A 49-year-old woman was sent to prison Monday after she pleaded guilty to charges stemming from a hit-and-run that killed a 15-year-old boy.
Cathy Humphries, previously from Kentucky, was sentenced to a total of eight years in prison and had her driver’s license revoked for life, according to proceedings in the Logan County Common Pleas Court. She will also be required to pay a $500 fine and pay more than $13,450 to the Houser family and the Ohio Attorney General’s Office.
Humphries pleaded guilty on April 15 to charges of aggravated vehicular homicide, failing to stop after a crash and operating a vehicle while intoxicated.
Investigators said Humphries allegedly had a blood-alcohol content three times the legal limit and was also high on marijuana when she struck and killed Austin Houser with her Ford Ranger about 5 p.m. Oct. 25.
The teen’s body was found in a ditch three days after the crash and investigators linked debris at the scene to Humphries’ vehicle.
Houser was walking home along Ohio 274 in Rushsylvania and was well off the roadway when he was struck, sheriff’s officials said.
Humphries didn’t stop after the crash and Houser’s body was spotted in the ditch by a passerby. His mother didn’t report him missing until Friday when he didn’t show up for school. Authorities said she originally believed he was staying at a friend’s house.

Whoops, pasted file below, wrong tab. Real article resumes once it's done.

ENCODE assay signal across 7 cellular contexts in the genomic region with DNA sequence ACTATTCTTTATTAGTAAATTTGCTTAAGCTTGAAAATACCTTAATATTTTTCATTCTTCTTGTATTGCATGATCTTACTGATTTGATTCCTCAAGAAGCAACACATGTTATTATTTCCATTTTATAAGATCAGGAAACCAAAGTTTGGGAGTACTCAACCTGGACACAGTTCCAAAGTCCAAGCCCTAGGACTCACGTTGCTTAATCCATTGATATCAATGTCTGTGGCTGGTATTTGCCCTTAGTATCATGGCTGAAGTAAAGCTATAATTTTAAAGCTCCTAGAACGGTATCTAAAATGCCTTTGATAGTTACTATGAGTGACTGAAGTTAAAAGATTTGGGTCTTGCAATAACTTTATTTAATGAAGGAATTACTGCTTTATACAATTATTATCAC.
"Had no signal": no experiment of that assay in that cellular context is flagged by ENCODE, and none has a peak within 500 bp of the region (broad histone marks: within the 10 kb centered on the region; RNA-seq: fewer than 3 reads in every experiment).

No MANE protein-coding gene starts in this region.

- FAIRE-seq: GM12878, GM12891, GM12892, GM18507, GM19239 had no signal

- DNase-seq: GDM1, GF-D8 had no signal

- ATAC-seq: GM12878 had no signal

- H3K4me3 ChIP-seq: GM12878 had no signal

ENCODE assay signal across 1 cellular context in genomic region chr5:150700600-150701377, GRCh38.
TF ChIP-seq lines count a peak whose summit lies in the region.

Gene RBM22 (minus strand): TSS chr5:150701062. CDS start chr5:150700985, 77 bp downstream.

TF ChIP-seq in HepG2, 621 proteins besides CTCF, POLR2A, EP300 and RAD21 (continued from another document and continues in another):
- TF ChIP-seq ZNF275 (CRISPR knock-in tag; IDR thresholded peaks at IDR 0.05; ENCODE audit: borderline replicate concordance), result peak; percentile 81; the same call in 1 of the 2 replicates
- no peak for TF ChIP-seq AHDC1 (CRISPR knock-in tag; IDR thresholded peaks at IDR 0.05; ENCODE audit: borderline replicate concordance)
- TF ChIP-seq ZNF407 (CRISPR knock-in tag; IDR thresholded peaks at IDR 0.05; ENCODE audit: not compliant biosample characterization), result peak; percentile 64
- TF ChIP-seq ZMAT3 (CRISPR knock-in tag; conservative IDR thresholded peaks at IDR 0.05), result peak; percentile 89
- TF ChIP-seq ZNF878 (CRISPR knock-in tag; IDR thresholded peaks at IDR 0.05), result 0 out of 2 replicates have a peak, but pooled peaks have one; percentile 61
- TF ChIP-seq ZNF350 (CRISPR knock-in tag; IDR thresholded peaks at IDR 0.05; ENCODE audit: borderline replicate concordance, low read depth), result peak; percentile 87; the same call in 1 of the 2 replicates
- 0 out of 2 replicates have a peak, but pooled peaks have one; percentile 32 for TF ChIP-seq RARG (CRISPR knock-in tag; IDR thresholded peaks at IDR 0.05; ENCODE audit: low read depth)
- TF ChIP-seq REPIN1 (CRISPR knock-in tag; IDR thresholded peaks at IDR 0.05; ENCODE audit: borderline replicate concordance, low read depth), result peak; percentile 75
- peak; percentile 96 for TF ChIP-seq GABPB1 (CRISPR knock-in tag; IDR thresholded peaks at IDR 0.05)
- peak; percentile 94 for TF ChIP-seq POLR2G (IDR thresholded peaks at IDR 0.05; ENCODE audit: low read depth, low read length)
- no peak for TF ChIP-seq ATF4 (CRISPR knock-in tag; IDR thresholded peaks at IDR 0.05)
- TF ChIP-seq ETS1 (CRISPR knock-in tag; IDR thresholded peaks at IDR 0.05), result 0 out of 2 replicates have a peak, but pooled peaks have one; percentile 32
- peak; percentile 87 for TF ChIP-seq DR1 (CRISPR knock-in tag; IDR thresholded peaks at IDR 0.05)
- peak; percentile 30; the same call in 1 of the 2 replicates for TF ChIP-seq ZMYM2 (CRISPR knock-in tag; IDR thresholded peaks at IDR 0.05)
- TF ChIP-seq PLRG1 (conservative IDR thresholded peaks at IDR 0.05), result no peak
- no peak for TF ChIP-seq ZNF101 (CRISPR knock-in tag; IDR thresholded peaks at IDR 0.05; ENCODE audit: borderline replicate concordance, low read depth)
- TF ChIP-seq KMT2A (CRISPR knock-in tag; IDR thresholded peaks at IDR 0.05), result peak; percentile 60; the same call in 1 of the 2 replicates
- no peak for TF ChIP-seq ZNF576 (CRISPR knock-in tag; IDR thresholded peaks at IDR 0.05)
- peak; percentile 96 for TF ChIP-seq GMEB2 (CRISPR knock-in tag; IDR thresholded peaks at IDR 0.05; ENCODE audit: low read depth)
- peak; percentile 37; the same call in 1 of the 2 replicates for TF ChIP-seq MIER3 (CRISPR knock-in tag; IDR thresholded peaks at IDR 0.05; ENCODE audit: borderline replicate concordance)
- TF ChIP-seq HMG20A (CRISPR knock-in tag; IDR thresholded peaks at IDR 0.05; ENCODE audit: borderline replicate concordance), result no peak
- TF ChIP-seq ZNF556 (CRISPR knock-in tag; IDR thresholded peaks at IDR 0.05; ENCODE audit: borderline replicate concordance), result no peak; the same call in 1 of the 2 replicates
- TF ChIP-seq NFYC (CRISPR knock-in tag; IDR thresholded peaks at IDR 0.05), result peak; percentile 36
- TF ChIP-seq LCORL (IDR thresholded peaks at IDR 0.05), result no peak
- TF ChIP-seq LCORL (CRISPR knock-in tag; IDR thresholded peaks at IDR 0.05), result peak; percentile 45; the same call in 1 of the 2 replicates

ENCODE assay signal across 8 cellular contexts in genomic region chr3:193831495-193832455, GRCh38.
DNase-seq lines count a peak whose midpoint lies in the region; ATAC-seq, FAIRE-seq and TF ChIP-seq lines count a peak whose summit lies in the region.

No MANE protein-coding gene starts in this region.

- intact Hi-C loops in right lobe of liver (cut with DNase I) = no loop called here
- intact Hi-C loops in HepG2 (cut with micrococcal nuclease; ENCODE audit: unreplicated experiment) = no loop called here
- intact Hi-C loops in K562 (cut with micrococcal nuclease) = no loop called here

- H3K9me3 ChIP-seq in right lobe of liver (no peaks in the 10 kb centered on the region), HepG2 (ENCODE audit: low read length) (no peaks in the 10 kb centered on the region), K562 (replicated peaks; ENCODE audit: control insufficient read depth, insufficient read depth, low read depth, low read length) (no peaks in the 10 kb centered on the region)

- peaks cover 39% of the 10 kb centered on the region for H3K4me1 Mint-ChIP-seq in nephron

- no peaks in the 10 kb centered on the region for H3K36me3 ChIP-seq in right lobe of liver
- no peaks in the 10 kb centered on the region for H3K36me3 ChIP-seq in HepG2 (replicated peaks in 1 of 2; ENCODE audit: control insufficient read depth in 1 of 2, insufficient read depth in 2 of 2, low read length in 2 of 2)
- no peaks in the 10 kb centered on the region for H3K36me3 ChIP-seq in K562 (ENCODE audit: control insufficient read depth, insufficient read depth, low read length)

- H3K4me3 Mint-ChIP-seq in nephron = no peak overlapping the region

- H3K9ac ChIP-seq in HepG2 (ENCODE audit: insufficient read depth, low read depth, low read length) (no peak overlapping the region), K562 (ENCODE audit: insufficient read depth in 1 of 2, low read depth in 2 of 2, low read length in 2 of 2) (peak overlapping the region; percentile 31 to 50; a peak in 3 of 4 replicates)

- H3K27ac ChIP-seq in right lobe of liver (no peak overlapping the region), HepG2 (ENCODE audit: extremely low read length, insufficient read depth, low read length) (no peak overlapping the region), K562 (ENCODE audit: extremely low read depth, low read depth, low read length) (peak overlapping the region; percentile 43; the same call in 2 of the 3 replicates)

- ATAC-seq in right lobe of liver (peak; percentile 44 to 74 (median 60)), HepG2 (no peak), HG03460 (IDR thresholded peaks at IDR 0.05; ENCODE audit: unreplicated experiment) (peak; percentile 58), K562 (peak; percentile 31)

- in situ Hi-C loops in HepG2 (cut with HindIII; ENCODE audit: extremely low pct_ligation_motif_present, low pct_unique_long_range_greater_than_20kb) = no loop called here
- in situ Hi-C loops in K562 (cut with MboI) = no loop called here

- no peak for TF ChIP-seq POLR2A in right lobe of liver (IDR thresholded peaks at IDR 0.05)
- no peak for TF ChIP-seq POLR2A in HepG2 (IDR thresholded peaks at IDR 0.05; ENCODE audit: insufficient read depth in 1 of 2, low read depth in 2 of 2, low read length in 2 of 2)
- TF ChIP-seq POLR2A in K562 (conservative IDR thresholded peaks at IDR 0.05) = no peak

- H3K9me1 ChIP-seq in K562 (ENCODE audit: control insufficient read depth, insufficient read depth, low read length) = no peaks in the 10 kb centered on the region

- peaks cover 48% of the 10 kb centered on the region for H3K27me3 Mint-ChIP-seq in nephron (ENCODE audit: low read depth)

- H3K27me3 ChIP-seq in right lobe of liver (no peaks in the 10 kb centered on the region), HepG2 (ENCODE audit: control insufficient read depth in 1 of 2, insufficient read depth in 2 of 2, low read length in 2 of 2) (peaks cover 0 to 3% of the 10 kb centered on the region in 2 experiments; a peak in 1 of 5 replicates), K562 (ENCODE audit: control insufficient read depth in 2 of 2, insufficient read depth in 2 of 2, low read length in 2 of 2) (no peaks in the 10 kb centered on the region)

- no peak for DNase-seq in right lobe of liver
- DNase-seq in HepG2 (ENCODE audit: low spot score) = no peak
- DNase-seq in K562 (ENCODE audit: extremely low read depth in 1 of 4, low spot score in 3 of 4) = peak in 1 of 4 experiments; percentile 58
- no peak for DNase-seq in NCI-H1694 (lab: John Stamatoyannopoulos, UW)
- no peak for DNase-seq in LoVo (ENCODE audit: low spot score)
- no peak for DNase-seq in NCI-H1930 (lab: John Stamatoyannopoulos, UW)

Before learning her fate, Humphries said she hopes to become a counselor once out of prison and advise others on the dangers of drinking and driving.
“Every morning when I wake up and my feet hit the floor, I know I am the cause of this horrible tragedy. I am devastated and constantly feel so much guilt,” she said.
Ellena Houser, Austin’s mother, said she can never rid herself of the image of Austin in the ditch for two days. Prosecutor Eric Stewart said it’s still unknown if he died instantly in the crash.
Knowing the driver will be in prison brings little comfort, Ellena Houser said, because she believes the sentence is inadequate for the crime. She said she wants lawmakers to make stiffer penalties for those who kill someone while drinking and driving.
“Let it be your child’s life and then you’ll realize these 10 to 11 years … is not good enough,” she said.